I love this exchange, because it lays out the connection between these men and their environment in humanized and gendered terms. The men thank the mountain for its bounty, but, as Howard admits, “we wounded this mountain,” just so they could mine its resources. The mountain clearly has no ability to consent in the matter, yet they show gratitude. When you consider that Sierra Madre means “mother range,” a darkly oedipal reading of the scene emerges. In a film with no women, the process of extracting the gold itself is a displacement of the prospectors’ sex drives. In Fat City, the manager Ruben complains that his boxers waste their energy through, among other pursuits, marriage; similarly, Howard warns his associates, “if I were you boys, I wouldn’t talk or even think about women,” when metaphorically, that’s just what they’ve been doing the entire time. Thus, Dobbs’ excessive lust for gold is on some level a redirection of other excessive lusts. It’s an elided sexual dysfunction that’s just perfect for the Production Code era.

In adapting Traven’s novel, Huston loaded up the image of the gold prospector – a Horatio Alger get-rich-quick myth of the American west – with distinctly modern perversions, confusions, and absurdities. He told a story of three men who must make their own laws and mores, even if it means collectively killing an intruder,4 and are locked together in mutual dependence until they can trade in the gold. It’s also a story about self-definition. After Cody is shot by banditos, the men rush over and Howard says, “I wonder who he is?” This question can be applied to all the characters in Huston’s films. And tragically, Dobbs identifies himself only in relation to the treasure he so desperately desires. With its small but powerful cast, its immersion in the “uncivilized” strangeness of Mexico, and its revelations of how thoroughly gold can change a man, The Treasure of the Sierra Madre is one of my favorite movies.

1 Huston’s use of Mexico clearly influenced Sam Peckinpah films like The Wild Bunch (1969) and Bring Me the Head of Alfredo Garcia (1975). In the latter film, the money-hungry protagonist even uses the pseudonym “Fred C. Dobbs.”

2 Just look at the scene where Dobbs wastes plenty of water on what is actually fool’s gold.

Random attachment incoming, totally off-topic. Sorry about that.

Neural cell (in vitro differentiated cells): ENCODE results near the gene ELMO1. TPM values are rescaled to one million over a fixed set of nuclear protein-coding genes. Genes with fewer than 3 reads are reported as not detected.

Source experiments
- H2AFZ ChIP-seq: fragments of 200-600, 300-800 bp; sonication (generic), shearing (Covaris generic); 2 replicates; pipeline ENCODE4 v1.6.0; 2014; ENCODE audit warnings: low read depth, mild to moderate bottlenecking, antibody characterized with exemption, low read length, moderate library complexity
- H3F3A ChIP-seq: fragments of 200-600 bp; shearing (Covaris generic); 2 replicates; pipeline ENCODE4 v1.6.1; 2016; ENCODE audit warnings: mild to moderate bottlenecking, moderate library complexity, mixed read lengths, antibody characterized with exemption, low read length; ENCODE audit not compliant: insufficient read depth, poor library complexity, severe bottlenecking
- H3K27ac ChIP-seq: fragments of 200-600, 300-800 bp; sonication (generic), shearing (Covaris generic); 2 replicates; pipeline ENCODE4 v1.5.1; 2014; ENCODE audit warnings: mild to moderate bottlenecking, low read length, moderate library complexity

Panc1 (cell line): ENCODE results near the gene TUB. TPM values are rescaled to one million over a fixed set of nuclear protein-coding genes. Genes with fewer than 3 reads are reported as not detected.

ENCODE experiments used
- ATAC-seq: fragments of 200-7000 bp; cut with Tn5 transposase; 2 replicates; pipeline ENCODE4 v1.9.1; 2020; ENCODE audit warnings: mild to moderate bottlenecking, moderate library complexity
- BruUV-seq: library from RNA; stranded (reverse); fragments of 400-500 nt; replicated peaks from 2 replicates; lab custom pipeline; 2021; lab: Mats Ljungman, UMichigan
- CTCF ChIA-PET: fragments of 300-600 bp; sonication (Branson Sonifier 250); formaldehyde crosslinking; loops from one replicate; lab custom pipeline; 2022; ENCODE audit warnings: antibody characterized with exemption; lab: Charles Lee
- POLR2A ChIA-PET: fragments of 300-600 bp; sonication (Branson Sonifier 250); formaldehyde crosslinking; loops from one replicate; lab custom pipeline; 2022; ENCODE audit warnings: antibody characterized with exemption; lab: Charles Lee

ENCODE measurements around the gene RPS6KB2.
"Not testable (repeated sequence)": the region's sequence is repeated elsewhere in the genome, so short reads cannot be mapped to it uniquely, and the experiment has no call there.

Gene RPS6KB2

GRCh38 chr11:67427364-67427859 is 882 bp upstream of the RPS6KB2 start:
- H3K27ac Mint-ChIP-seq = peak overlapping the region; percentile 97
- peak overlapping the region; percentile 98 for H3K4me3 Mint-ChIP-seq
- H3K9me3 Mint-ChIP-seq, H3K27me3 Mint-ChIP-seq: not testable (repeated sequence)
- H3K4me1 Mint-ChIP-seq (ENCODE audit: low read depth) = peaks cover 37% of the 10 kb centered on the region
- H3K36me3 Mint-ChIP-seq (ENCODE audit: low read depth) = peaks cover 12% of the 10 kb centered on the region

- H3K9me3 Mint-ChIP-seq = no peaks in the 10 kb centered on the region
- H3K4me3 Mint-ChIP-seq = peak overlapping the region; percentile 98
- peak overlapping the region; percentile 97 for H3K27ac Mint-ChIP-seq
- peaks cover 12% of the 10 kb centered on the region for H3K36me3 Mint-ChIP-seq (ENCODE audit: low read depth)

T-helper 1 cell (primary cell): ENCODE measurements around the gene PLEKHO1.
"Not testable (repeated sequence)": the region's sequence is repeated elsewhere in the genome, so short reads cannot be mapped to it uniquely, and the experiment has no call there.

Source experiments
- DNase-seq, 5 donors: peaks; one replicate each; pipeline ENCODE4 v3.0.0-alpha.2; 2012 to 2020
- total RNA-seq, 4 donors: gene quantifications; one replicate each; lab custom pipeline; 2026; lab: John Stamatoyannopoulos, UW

3 And, for that matter, a Shadow-like knowledge of what evil lurks in the hearts of men.

4 Their attempt to simultaneously shoot Cody is just a microcosmic example of capital punishment – murder by the state.

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The tragedy of lost films (and what you can do)

This is kind of last minute, but I very quickly want to give as much support and gratitude as I can to the wonderful folks who are currently running the “For the Love of Film” blogathon, the Self-Styled Siren and Marilyn of Ferdy on Films. The blogathon is nearly over, and I’ve sadly been kept from posting anything by the stresses of 7th week, but I can’t overemphasize how noble and important of a project this is. The purpose of “For the Love of Film” is to raise money for the National Film Preservation Foundation, whose raison d’etre is pretty much right there in its name. (I’ve dreamed of volunteering for the NFPF for years, but Minneapolis isn’t exactly a Mecca of film preservation.)

Imagine that you’re Burgess Meredith in the Twilight Zone episode “Time Enough at Last.” You’re the last person on earth, and you’ve got all of mankind’s collected work at your fingertips. Let’s say your glasses didn’t break. But what if the library started on fire? Would you do whatever it took to get a fire extinguisher or a hose, anything, to quench the flames? OK, this may be a strained analogy, but my point is that film preservation is essential to preserving our collective identity.

Film is such a young art, but already it’s produced so many sublime and beautiful masterpieces, works which literally improve us as human beings and the world we live in. Yet tragically, this hasn’t always been acknowledged: during the days of the Hollywood studio system, for example, before the public even knew of such a thing as “art cinema,” filmmaking was regarded first and foremost as an industry. This is how Thomas Edison treated it, and this is how it was viewed by the men who controlled it over the following decades. At that historical moment, despite the fact that Hollywood was exporting countless great works of art, film just hadn’t acquired the necessary approval from the broader artistic and intellectual communities.